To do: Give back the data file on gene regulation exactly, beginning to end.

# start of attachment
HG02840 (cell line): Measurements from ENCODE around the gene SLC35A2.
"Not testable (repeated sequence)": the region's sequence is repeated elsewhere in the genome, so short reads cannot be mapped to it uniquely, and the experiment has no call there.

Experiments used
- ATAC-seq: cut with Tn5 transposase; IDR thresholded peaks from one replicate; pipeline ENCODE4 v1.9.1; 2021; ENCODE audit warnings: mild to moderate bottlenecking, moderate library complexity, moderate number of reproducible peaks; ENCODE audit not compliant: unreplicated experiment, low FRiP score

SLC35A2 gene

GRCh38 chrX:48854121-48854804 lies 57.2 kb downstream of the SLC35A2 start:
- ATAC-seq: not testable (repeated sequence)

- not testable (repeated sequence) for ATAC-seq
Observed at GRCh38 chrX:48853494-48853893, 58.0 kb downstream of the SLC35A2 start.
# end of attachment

HG02840 (cell line): Measurements from ENCODE around the gene SLC35A2.
"Not testable (repeated sequence)": the region's sequence is repeated elsewhere in the genome, so short reads cannot be mapped to it uniquely, and the experiment has no call there.

Experiments used
- ATAC-seq: cut with Tn5 transposase; IDR thresholded peaks from one replicate; pipeline ENCODE4 v1.9.1; 2021; ENCODE audit warnings: mild to moderate bottlenecking, moderate library complexity, moderate number of reproducible peaks; ENCODE audit not compliant: unreplicated experiment, low FRiP score

SLC35A2 gene

GRCh38 chrX:48854121-48854804 lies 57.2 kb downstream of the SLC35A2 start:
- ATAC-seq: not testable (repeated sequence)

- not testable (repeated sequence) for ATAC-seq
Observed at GRCh38 chrX:48853494-48853893, 58.0 kb downstream of the SLC35A2 start.